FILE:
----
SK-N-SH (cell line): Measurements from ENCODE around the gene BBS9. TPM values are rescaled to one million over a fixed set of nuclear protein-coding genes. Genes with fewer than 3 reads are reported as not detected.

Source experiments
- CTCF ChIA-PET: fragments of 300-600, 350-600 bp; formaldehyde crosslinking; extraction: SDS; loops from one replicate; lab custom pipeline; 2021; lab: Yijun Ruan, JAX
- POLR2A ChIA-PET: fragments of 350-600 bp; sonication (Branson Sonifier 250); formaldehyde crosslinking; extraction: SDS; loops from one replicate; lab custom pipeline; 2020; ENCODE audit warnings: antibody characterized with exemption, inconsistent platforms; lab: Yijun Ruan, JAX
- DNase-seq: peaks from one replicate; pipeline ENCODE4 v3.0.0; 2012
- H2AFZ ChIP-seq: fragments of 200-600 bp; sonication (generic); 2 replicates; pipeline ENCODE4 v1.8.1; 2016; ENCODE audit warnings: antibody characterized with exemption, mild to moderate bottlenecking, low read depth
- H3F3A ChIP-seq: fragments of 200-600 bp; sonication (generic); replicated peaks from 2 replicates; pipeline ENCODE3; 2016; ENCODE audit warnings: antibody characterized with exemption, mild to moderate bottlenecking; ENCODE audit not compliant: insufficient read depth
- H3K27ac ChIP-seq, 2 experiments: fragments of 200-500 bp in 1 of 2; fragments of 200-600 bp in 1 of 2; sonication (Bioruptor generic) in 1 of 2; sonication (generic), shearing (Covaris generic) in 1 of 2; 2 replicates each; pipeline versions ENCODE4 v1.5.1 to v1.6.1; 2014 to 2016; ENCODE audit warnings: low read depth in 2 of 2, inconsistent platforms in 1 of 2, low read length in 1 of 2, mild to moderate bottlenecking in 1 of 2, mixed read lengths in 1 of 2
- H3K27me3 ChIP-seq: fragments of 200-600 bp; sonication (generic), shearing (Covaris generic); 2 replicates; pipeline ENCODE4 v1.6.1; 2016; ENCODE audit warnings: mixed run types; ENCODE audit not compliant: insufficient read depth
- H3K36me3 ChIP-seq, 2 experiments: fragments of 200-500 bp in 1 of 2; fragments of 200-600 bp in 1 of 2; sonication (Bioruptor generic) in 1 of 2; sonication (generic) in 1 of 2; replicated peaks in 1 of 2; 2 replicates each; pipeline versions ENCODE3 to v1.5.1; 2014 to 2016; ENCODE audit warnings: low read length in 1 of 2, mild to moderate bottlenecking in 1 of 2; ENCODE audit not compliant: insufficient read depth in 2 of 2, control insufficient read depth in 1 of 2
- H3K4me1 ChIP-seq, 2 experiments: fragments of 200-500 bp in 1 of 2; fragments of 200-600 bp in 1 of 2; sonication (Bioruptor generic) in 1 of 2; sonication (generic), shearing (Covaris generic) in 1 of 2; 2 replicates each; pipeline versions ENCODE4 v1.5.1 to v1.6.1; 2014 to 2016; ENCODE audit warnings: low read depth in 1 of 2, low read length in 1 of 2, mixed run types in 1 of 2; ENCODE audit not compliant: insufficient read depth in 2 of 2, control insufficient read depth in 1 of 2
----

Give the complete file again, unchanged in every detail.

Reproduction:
SK-N-SH (cell line): Measurements from ENCODE around the gene BBS9. TPM values are rescaled to one million over a fixed set of nuclear protein-coding genes. Genes with fewer than 3 reads are reported as not detected.

Source experiments
- CTCF ChIA-PET: fragments of 300-600, 350-600 bp; formaldehyde crosslinking; extraction: SDS; loops from one replicate; lab custom pipeline; 2021; lab: Yijun Ruan, JAX
- POLR2A ChIA-PET: fragments of 350-600 bp; sonication (Branson Sonifier 250); formaldehyde crosslinking; extraction: SDS; loops from one replicate; lab custom pipeline; 2020; ENCODE audit warnings: antibody characterized with exemption, inconsistent platforms; lab: Yijun Ruan, JAX
- DNase-seq: peaks from one replicate; pipeline ENCODE4 v3.0.0; 2012
- H2AFZ ChIP-seq: fragments of 200-600 bp; sonication (generic); 2 replicates; pipeline ENCODE4 v1.8.1; 2016; ENCODE audit warnings: antibody characterized with exemption, mild to moderate bottlenecking, low read depth
- H3F3A ChIP-seq: fragments of 200-600 bp; sonication (generic); replicated peaks from 2 replicates; pipeline ENCODE3; 2016; ENCODE audit warnings: antibody characterized with exemption, mild to moderate bottlenecking; ENCODE audit not compliant: insufficient read depth
- H3K27ac ChIP-seq, 2 experiments: fragments of 200-500 bp in 1 of 2; fragments of 200-600 bp in 1 of 2; sonication (Bioruptor generic) in 1 of 2; sonication (generic), shearing (Covaris generic) in 1 of 2; 2 replicates each; pipeline versions ENCODE4 v1.5.1 to v1.6.1; 2014 to 2016; ENCODE audit warnings: low read depth in 2 of 2, inconsistent platforms in 1 of 2, low read length in 1 of 2, mild to moderate bottlenecking in 1 of 2, mixed read lengths in 1 of 2
- H3K27me3 ChIP-seq: fragments of 200-600 bp; sonication (generic), shearing (Covaris generic); 2 replicates; pipeline ENCODE4 v1.6.1; 2016; ENCODE audit warnings: mixed run types; ENCODE audit not compliant: insufficient read depth
- H3K36me3 ChIP-seq, 2 experiments: fragments of 200-500 bp in 1 of 2; fragments of 200-600 bp in 1 of 2; sonication (Bioruptor generic) in 1 of 2; sonication (generic) in 1 of 2; replicated peaks in 1 of 2; 2 replicates each; pipeline versions ENCODE3 to v1.5.1; 2014 to 2016; ENCODE audit warnings: low read length in 1 of 2, mild to moderate bottlenecking in 1 of 2; ENCODE audit not compliant: insufficient read depth in 2 of 2, control insufficient read depth in 1 of 2
- H3K4me1 ChIP-seq, 2 experiments: fragments of 200-500 bp in 1 of 2; fragments of 200-600 bp in 1 of 2; sonication (Bioruptor generic) in 1 of 2; sonication (generic), shearing (Covaris generic) in 1 of 2; 2 replicates each; pipeline versions ENCODE4 v1.5.1 to v1.6.1; 2014 to 2016; ENCODE audit warnings: low read depth in 1 of 2, low read length in 1 of 2, mixed run types in 1 of 2; ENCODE audit not compliant: insufficient read depth in 2 of 2, control insufficient read depth in 1 of 2